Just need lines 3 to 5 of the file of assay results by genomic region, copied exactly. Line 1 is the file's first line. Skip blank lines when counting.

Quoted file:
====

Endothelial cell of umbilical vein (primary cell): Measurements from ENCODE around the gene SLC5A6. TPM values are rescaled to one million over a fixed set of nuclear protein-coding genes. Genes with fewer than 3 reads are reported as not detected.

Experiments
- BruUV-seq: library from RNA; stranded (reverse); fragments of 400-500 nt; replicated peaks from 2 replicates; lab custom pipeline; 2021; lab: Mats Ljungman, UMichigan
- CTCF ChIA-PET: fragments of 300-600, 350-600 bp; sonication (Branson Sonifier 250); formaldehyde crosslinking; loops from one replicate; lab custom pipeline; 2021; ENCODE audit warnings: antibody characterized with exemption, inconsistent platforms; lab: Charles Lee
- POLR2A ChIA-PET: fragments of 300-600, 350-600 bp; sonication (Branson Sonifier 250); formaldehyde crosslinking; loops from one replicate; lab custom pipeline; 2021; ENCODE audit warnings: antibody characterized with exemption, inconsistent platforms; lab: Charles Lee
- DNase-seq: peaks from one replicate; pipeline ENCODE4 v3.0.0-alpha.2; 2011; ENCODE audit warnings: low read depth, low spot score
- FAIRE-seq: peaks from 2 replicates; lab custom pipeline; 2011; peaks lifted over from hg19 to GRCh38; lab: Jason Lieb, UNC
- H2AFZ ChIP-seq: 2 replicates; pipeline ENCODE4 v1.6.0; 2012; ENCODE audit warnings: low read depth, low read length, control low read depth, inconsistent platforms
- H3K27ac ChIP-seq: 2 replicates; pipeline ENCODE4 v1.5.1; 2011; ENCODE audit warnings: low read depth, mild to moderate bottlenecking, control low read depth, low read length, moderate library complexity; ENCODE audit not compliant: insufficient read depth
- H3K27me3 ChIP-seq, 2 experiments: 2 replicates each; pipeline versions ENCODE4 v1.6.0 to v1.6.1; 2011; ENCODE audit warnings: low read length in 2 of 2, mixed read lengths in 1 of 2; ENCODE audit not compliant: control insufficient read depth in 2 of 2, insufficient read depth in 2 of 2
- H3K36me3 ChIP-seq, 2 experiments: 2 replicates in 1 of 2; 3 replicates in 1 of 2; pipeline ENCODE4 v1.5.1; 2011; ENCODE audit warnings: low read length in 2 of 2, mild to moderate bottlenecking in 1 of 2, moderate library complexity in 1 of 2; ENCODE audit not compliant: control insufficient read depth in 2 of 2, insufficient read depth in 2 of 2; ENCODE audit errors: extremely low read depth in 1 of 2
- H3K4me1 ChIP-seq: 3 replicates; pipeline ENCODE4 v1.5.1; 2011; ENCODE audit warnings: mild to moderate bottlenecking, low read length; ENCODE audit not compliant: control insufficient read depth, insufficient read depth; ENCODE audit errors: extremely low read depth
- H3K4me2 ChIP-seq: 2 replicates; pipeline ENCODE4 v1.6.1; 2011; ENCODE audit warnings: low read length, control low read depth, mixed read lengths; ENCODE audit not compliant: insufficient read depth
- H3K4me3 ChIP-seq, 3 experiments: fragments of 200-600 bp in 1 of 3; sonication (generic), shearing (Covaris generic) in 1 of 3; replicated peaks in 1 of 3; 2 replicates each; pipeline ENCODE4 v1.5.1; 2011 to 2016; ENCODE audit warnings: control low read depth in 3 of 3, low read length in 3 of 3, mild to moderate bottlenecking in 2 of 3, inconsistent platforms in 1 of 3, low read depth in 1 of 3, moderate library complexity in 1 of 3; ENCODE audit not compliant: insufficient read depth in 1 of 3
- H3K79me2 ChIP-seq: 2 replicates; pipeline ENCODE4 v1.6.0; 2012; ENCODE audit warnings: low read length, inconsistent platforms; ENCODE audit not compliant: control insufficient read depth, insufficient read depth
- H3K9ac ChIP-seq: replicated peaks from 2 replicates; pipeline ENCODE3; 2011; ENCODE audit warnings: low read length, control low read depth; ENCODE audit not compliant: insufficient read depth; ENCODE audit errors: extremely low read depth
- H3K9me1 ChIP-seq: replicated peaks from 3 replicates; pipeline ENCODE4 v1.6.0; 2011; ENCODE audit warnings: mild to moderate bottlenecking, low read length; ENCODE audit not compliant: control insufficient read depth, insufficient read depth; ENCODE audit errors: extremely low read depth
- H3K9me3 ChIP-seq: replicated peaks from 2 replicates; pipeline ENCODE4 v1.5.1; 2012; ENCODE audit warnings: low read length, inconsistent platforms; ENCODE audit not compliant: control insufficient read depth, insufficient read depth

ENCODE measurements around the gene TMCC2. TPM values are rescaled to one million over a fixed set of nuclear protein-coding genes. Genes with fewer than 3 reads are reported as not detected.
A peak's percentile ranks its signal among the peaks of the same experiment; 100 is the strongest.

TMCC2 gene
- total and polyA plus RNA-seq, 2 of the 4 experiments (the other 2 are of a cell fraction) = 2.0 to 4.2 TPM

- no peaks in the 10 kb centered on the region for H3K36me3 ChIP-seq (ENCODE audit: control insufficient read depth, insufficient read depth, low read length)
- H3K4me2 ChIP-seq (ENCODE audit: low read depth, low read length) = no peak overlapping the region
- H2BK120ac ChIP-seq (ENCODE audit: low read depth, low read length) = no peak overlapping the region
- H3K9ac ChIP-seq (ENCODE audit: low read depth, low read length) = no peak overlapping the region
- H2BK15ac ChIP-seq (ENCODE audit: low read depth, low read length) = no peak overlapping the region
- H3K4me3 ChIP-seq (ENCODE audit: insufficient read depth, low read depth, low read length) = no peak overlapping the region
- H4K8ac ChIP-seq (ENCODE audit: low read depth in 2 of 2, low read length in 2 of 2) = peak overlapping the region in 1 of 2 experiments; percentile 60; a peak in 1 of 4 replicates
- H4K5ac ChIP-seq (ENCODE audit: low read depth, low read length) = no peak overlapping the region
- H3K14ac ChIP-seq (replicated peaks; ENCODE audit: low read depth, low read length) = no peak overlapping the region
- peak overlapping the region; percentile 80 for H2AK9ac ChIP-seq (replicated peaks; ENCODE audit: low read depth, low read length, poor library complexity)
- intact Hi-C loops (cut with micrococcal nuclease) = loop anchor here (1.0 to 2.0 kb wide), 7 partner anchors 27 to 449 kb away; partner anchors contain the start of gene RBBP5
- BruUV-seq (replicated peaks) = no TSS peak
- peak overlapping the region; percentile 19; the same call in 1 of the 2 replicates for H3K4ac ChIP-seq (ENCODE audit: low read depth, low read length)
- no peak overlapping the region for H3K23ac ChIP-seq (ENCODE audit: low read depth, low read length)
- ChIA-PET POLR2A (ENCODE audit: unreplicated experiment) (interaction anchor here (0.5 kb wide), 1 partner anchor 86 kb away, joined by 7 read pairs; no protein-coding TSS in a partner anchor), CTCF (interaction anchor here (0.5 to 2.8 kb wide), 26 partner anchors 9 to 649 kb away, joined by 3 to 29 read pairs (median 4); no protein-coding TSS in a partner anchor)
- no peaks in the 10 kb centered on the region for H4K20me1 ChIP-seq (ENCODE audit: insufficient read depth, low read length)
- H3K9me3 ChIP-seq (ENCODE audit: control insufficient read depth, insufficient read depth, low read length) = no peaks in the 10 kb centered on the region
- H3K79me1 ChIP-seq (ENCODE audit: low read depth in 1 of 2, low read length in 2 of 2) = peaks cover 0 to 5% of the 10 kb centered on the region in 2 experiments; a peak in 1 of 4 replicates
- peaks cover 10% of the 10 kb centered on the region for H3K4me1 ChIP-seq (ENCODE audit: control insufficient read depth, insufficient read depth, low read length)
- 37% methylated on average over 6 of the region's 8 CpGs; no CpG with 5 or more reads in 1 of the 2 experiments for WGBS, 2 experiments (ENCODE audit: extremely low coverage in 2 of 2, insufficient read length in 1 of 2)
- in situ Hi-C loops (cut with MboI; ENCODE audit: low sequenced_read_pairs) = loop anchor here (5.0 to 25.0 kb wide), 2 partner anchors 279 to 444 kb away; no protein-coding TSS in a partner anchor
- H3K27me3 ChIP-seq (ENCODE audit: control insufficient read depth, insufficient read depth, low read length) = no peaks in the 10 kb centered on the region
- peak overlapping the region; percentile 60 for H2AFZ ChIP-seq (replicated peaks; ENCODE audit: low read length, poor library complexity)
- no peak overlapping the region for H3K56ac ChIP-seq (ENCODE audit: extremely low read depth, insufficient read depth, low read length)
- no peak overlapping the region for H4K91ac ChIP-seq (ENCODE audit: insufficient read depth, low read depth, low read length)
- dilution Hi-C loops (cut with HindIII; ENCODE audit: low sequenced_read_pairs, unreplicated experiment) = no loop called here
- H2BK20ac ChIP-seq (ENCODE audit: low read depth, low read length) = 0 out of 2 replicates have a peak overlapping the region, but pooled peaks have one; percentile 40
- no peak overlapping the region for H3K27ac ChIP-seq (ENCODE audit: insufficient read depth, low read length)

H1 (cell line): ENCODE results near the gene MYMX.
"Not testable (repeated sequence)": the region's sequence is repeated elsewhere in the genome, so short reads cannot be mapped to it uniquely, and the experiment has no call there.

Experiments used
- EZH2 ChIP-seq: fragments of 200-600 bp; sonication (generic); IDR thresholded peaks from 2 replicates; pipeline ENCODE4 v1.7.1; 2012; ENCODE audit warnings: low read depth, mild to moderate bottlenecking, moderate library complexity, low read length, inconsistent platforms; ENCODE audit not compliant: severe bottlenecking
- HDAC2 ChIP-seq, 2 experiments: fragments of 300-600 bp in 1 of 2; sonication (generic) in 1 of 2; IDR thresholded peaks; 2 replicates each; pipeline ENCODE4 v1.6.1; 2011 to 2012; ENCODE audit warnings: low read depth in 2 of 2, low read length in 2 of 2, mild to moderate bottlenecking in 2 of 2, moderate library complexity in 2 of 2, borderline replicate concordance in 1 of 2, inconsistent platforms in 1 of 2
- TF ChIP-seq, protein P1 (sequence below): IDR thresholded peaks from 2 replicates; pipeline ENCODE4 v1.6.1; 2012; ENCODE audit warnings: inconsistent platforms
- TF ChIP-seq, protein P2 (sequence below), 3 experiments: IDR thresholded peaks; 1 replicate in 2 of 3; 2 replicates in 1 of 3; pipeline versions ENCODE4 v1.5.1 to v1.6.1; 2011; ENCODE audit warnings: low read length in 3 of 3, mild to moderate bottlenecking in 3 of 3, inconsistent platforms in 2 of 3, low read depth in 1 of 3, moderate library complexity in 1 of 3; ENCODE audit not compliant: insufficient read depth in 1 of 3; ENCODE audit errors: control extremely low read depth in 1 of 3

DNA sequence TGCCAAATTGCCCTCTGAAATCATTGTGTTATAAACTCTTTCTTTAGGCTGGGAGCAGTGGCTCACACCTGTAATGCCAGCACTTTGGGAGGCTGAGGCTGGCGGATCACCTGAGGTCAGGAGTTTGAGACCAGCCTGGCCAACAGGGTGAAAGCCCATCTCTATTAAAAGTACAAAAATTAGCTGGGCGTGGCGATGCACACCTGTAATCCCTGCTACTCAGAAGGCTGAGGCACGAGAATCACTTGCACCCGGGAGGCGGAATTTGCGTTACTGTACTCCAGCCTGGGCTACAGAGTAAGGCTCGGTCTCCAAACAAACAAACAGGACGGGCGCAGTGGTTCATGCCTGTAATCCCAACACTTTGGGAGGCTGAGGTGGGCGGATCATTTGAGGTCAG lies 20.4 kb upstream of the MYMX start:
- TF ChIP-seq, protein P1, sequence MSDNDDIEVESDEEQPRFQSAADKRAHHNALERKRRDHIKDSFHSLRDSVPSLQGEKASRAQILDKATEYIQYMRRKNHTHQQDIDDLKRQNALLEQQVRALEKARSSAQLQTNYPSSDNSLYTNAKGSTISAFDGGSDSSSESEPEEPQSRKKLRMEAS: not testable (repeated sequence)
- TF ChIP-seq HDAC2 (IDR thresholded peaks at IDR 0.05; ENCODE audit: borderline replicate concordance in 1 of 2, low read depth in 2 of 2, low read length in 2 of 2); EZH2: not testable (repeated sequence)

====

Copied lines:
- BruUV-seq: library from RNA; stranded (reverse); fragments of 400-500 nt; replicated peaks from 2 replicates; lab custom pipeline; 2021; lab: Mats Ljungman, UMichigan
- CTCF ChIA-PET: fragments of 300-600, 350-600 bp; sonication (Branson Sonifier 250); formaldehyde crosslinking; loops from one replicate; lab custom pipeline; 2021; ENCODE audit warnings: antibody characterized with exemption, inconsistent platforms; lab: Charles Lee
- POLR2A ChIA-PET: fragments of 300-600, 350-600 bp; sonication (Branson Sonifier 250); formaldehyde crosslinking; loops from one replicate; lab custom pipeline; 2021; ENCODE audit warnings: antibody characterized with exemption, inconsistent platforms; lab: Charles Lee